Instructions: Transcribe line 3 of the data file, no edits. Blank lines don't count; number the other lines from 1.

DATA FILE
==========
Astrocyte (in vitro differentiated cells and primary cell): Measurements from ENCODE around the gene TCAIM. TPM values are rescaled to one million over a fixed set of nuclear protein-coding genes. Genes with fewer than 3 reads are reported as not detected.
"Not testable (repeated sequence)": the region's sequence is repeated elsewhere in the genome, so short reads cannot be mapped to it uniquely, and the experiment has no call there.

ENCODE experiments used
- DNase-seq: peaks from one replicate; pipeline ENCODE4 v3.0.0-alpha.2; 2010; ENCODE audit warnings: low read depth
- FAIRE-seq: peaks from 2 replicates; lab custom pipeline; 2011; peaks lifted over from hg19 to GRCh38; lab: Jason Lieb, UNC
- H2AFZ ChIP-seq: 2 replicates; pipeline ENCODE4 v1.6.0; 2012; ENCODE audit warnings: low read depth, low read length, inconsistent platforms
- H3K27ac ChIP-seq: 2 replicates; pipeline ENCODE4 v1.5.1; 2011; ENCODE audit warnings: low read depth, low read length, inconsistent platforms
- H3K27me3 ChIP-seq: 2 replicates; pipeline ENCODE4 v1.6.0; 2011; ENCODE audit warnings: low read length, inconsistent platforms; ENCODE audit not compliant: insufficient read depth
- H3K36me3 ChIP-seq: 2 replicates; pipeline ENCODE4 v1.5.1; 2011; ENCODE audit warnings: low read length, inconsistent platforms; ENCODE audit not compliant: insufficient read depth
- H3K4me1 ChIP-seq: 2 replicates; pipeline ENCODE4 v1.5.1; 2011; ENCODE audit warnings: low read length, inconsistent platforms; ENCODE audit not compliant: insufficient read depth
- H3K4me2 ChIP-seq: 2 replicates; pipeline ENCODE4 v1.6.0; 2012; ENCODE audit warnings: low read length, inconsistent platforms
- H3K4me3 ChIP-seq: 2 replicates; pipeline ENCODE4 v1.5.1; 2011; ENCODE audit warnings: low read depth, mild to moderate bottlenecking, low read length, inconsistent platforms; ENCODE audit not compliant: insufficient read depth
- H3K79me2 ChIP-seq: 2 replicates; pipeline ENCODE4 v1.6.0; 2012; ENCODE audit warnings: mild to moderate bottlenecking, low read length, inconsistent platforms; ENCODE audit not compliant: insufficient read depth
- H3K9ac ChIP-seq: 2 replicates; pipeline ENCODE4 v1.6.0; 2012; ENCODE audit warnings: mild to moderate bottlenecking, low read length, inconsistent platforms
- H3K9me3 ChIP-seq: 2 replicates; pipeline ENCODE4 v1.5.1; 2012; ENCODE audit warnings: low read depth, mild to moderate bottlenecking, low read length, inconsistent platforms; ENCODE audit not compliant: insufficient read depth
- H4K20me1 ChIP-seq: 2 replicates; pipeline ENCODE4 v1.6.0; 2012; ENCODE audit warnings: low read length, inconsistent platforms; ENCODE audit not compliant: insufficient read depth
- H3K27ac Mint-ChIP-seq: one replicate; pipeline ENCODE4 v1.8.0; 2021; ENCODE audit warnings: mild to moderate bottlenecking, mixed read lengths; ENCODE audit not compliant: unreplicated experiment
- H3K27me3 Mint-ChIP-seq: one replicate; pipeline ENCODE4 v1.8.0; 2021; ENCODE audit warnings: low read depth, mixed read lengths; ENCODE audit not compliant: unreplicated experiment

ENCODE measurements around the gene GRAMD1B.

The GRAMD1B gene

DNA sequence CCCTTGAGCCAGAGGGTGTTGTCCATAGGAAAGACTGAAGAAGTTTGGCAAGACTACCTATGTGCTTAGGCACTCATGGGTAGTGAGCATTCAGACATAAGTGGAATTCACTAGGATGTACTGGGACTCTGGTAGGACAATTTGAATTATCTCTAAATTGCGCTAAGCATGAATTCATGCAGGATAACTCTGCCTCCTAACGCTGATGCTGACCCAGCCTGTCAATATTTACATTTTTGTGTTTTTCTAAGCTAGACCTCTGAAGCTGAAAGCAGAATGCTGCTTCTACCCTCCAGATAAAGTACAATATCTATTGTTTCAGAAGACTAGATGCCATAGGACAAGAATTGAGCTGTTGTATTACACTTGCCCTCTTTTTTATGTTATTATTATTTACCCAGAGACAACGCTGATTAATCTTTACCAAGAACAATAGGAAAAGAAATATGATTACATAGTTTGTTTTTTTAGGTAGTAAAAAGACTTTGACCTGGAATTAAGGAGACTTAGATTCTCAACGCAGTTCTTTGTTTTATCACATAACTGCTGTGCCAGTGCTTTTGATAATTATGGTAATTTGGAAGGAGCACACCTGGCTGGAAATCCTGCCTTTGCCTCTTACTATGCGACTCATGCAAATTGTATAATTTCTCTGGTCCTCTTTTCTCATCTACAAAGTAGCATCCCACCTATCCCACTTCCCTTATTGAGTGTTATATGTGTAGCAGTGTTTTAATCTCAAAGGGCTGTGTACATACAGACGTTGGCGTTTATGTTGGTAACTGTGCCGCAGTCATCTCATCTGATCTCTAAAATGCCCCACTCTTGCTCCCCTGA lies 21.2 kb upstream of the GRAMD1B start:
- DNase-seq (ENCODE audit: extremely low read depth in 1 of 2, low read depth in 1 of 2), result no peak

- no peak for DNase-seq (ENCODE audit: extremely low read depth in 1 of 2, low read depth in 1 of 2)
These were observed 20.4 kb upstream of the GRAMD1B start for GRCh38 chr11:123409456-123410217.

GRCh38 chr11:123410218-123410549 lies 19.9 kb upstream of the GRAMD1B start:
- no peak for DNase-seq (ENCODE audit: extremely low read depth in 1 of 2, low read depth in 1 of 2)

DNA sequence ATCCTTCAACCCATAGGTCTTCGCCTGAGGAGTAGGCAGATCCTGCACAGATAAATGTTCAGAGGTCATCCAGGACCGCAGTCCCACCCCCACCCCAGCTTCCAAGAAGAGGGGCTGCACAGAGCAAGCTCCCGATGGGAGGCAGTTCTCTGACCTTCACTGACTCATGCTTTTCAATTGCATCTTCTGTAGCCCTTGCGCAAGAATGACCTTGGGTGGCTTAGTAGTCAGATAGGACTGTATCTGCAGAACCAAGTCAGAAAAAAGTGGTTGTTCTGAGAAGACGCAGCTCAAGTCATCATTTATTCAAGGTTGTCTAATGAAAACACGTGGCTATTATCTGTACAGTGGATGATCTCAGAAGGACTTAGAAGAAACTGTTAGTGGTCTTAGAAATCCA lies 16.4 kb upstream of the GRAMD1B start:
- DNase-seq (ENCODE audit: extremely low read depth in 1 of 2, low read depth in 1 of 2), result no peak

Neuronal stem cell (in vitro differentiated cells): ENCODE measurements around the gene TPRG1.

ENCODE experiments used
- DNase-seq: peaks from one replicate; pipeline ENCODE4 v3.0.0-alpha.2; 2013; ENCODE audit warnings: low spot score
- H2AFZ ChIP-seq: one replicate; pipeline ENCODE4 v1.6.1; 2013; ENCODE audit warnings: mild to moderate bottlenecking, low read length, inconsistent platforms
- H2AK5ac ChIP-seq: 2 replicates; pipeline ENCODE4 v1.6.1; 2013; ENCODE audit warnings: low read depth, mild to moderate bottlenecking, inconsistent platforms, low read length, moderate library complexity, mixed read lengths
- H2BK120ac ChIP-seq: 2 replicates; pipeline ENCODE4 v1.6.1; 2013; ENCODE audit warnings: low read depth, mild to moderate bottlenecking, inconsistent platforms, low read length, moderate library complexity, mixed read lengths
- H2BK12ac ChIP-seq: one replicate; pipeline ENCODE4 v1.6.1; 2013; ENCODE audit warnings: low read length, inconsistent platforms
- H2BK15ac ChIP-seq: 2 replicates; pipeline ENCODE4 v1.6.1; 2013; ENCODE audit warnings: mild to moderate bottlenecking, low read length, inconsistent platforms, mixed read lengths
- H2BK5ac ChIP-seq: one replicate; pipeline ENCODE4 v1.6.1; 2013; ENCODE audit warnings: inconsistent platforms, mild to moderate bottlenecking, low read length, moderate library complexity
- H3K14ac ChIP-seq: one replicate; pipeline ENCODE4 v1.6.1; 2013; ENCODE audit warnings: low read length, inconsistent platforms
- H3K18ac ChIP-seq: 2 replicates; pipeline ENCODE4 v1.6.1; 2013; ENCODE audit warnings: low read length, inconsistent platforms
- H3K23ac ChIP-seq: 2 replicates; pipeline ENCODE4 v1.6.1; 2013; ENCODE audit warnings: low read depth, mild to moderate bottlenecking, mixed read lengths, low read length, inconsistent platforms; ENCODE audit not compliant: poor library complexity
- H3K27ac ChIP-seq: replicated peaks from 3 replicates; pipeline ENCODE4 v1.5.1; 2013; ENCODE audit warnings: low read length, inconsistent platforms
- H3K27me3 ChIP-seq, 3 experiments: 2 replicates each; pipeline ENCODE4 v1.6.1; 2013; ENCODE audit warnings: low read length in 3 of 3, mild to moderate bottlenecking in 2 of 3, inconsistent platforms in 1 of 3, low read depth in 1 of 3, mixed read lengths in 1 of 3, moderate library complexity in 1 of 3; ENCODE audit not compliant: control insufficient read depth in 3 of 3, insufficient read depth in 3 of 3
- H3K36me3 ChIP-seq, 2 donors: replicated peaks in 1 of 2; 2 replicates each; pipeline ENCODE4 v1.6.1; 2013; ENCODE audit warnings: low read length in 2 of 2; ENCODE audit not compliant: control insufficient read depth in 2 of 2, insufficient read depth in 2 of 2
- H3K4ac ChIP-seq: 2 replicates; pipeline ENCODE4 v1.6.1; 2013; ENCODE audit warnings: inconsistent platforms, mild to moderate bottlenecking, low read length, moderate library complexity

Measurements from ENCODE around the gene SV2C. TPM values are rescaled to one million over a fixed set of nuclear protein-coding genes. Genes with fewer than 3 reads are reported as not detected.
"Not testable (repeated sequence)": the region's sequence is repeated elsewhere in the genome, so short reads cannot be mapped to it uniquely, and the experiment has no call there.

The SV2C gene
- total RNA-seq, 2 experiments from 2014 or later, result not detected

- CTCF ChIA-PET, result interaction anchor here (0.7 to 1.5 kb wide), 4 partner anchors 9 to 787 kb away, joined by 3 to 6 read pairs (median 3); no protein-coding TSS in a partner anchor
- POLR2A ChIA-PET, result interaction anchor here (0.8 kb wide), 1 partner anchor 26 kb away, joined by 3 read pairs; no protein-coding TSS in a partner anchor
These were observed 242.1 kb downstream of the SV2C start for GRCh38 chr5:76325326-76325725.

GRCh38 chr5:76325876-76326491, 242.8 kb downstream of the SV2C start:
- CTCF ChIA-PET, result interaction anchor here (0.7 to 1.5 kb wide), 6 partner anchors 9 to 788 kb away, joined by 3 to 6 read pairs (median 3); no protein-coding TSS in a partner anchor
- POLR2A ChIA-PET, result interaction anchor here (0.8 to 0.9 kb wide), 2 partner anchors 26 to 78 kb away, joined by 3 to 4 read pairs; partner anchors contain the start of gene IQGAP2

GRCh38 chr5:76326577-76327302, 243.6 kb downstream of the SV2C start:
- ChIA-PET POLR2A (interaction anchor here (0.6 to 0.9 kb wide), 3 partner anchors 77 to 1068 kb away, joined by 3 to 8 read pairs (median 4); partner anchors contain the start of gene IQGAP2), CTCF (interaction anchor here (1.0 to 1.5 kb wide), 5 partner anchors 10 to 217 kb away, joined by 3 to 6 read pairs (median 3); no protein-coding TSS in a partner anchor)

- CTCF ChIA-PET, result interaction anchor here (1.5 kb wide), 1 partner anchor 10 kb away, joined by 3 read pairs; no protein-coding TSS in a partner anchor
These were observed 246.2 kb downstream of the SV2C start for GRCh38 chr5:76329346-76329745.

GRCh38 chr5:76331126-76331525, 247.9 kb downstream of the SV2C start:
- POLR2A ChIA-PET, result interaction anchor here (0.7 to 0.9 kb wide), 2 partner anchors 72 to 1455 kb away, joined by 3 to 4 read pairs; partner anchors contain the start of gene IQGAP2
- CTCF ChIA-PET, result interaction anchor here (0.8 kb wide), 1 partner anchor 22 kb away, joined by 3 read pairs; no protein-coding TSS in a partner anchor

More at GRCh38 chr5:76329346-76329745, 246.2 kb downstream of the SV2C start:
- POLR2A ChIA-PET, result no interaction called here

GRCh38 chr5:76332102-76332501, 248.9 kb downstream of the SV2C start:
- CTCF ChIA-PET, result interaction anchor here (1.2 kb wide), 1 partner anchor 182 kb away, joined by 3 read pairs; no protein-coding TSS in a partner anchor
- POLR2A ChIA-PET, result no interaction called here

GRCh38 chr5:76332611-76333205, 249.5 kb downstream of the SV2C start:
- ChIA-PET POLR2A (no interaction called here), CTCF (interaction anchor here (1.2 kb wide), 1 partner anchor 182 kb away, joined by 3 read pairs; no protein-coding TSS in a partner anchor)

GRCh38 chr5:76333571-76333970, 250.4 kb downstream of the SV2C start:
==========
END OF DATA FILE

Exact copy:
ENCODE experiments used